Last updated: about 2 years ago
A seminary student at Episcopal Divinity School in Cambridge, Massachusetts, Daniels was yet another clergyman who responded to King’s plea for advocates to attend the planned march from Selma to Montgomery. While participating in a demonstration at Fort Deposit, Alabama, Daniels and 22 others were arrested and transferred to the county jail in nearby Hayneville. Released on August 20, Daniels, along with Catholic priest Richard Morrisroe, accompanied two black teenage girls (who had also been in jail for the protests) to a nearby store.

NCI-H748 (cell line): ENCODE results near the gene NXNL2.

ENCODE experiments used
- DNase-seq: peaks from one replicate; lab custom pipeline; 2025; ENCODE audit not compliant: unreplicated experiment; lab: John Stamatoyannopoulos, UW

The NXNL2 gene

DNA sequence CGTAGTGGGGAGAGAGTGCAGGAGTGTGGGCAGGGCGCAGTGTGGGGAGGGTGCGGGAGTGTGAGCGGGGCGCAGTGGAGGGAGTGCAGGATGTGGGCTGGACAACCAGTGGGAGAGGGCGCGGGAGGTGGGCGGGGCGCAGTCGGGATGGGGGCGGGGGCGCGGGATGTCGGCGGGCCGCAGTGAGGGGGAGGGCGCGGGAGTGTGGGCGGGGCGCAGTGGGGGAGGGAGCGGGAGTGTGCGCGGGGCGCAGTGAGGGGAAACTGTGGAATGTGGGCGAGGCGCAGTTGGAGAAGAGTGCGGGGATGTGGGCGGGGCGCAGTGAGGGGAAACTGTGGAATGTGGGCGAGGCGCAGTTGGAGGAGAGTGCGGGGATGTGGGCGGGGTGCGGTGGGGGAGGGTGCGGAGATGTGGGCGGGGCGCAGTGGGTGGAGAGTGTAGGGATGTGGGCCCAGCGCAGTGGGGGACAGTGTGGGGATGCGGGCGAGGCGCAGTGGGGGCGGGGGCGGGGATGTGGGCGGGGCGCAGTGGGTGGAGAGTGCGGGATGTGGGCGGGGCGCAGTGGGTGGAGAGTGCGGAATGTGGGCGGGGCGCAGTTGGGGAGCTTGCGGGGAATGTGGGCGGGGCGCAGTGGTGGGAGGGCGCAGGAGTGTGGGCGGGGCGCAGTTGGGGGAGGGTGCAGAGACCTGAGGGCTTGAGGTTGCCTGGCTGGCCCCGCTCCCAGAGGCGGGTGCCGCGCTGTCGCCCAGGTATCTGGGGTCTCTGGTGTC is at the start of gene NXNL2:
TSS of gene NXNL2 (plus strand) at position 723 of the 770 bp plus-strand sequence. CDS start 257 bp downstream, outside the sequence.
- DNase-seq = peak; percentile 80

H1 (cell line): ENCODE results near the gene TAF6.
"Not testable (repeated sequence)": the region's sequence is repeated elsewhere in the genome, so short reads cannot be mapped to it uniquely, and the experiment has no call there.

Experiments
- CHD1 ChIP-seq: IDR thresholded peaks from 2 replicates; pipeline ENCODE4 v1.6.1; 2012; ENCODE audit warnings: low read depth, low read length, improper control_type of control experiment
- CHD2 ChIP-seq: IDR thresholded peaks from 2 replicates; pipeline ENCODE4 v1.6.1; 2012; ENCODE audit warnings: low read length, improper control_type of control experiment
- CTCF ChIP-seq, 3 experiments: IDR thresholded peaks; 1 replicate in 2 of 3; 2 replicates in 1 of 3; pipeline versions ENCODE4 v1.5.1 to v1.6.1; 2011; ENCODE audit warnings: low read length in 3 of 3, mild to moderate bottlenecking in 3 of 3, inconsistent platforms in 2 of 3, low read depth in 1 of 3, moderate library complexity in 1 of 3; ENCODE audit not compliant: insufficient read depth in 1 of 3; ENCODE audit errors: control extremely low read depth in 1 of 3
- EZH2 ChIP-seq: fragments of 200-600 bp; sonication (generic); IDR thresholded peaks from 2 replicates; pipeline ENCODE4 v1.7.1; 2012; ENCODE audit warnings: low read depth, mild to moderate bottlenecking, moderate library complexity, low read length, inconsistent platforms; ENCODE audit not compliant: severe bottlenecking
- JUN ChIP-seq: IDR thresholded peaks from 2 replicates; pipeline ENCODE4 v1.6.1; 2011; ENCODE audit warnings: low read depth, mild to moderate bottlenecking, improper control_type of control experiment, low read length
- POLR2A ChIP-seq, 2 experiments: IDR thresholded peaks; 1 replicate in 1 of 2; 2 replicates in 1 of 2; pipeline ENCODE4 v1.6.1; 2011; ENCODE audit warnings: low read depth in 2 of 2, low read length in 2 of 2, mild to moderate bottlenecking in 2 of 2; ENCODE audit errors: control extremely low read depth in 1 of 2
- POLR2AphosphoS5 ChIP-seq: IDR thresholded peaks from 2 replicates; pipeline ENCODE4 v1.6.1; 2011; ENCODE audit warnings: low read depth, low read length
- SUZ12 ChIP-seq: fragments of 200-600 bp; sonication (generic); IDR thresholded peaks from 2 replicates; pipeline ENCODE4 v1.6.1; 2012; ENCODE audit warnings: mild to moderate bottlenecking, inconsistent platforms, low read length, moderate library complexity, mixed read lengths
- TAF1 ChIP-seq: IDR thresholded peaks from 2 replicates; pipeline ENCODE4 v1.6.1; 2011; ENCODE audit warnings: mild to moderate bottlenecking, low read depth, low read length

On the porch of the store, a construction worker and part-time deputy pulled out a shotgun and pointed it at 17-year-old Ruby Sales. Daniels knocked Sales to the ground and took the shot. The Catholic priest was seriously wounded, and Sales’s life was saved. Dr. King said of Daniels, “One of the most heroic Christian deeds of which I have heard in my entire ministry was performed by Jonathan Daniels.” Sales went on to become a nationally recognized civil rights activist, and founded the Spirit House, an organization which works on social, economic, and racial justice issues with a spiritual approach.